Date Available


Year of Publication


Degree Name

Master of Science (MS)

Document Type

Master's Thesis


Agriculture, Food and Environment


Animal and Food Sciences

First Advisor

Dr. David L. Harmon


Fescue toxicosis is problematic for ruminant livestock, causing weight loss and low productivity when fed endophyte-infected forages. Complete underlying mechanisms of toxicosis are unknown therefore; the objective of the study was to determine if ruminally dosed ergot alkaloids impact rumen motility. Cannulated steers were pair-fed a forage diet and ruminally dosed with endophyte-free (E-) or endophyte-infected (E+) tall fescue seed. An 8-h period of rumen motility collection began 4-h after feeding by monitoring pressure change via a wireless telemetry and transducer system. In experiment 1, steers were paired by weight and assigned to E- or E+ treatment. Overall, E+ steers had more frequent contractions. On d 7 - 9, both treatments had lower frequencies and E- steers had greater amplitude of contractions, which corresponded with decreased DM intake. In experiment 2 steers remained in pair, but switched treatment. During the 57 d E+ steers received titrated levels of ergovaline + ergovalinine. There was no difference between treatments for frequency or amplitude of contractions, but increasing dosage, decreased frequency (d 1 - 44) and amplitude, coinciding with lower DM intakes. Alteration in rumen motility associated with changes in intake may be responsible for the decreased productivity in ruminants consuming E+ forages.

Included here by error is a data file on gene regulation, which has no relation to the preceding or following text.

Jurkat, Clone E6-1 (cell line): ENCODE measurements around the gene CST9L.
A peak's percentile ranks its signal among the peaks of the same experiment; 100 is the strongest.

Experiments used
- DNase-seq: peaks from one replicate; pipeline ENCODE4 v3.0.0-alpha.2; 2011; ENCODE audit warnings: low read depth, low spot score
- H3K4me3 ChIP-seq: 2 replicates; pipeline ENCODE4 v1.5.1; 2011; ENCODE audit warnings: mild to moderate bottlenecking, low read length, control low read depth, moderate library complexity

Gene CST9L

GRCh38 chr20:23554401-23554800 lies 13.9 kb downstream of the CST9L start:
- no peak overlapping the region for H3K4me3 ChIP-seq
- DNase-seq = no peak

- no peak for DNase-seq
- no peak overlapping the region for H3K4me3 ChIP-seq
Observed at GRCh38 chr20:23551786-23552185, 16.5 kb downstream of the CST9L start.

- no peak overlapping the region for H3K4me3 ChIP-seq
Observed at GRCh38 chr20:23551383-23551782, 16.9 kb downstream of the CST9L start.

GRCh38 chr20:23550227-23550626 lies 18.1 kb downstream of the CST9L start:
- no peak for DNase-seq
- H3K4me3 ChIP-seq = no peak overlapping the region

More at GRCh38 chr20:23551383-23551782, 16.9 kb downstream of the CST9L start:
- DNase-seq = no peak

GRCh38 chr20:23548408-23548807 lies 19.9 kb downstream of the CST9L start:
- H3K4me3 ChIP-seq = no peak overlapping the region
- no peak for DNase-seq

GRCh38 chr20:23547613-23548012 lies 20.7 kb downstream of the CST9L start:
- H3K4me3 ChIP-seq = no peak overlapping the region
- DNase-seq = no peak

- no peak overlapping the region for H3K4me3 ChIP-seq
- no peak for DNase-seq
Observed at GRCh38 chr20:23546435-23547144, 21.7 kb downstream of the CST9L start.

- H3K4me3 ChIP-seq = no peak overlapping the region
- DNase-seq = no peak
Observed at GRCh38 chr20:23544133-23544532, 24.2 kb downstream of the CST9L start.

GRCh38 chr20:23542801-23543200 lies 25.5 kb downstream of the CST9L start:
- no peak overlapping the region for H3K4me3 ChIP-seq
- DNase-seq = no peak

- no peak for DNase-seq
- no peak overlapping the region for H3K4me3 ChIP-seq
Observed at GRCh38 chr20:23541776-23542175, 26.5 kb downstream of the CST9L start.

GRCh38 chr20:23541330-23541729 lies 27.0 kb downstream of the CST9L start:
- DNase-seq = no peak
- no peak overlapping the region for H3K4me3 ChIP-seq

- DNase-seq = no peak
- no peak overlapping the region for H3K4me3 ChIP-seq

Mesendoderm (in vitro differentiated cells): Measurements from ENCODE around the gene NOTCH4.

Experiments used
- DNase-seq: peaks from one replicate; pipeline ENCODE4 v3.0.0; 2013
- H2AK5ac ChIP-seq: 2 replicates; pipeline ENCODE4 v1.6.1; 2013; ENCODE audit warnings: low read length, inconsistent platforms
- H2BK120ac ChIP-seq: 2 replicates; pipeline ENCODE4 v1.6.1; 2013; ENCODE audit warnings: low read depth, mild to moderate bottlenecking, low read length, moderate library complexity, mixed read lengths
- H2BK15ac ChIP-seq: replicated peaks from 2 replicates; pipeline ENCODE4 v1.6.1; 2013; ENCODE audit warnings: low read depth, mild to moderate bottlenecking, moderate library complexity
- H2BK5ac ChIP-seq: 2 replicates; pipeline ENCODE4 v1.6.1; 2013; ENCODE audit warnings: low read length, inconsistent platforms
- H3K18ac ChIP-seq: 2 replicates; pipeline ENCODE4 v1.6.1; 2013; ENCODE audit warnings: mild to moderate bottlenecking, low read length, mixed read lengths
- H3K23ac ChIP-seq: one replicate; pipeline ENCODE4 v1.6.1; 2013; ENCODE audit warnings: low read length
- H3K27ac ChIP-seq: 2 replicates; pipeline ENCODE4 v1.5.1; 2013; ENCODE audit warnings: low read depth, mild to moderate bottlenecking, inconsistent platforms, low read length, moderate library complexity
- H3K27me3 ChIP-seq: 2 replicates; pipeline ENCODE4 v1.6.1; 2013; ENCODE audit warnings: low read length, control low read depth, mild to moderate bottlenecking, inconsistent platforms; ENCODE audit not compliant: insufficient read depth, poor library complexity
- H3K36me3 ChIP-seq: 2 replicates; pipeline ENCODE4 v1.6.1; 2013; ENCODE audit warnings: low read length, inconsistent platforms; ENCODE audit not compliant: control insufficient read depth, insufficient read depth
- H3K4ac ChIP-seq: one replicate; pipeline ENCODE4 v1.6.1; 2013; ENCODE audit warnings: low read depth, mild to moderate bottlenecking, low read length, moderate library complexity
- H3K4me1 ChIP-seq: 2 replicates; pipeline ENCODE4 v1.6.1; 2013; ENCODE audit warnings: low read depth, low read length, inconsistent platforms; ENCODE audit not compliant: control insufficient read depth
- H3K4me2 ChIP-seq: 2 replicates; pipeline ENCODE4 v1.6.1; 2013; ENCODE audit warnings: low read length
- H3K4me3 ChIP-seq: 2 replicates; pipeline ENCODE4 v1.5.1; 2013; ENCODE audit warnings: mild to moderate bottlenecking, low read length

Digital Object Identifier (DOI)